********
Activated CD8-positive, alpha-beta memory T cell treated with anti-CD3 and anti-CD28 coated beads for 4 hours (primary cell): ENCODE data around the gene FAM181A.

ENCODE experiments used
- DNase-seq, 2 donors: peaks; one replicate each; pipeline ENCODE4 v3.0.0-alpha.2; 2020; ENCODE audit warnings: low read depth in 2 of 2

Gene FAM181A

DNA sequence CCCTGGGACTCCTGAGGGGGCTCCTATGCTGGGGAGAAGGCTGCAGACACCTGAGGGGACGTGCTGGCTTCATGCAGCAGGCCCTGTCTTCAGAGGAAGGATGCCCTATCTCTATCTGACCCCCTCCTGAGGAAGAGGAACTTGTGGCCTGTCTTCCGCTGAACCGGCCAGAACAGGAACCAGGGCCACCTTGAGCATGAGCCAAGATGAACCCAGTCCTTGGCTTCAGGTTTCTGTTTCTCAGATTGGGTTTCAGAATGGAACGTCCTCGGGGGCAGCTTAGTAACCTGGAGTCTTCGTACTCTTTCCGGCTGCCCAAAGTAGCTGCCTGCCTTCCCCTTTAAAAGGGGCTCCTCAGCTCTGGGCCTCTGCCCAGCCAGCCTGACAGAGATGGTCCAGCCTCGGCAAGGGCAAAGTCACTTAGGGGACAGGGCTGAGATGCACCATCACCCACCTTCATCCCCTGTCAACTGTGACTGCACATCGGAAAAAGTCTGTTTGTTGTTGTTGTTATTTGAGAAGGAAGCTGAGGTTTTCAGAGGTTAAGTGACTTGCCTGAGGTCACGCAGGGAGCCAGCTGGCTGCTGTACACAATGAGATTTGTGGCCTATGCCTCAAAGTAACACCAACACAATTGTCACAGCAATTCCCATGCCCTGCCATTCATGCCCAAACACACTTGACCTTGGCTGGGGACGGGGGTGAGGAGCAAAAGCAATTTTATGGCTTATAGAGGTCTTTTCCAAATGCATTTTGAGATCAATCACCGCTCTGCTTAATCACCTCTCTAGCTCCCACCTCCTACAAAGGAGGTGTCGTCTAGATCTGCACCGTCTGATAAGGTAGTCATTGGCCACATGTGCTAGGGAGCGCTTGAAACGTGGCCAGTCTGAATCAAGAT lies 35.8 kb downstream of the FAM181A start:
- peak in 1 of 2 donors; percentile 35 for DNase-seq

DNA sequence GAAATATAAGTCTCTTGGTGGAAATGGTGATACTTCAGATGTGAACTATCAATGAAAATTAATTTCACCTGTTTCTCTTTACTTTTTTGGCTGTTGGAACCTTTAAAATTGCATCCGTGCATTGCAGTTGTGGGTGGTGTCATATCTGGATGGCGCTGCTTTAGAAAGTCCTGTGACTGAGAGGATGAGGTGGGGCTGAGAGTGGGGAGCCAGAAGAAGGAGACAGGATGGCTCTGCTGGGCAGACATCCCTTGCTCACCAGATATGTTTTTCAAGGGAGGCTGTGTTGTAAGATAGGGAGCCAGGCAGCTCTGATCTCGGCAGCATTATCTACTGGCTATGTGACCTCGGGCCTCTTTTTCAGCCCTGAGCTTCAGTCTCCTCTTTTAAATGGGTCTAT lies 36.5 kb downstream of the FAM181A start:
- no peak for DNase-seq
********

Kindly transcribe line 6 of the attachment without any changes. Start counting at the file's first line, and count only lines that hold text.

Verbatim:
- peak in 1 of 2 donors; percentile 35 for DNase-seq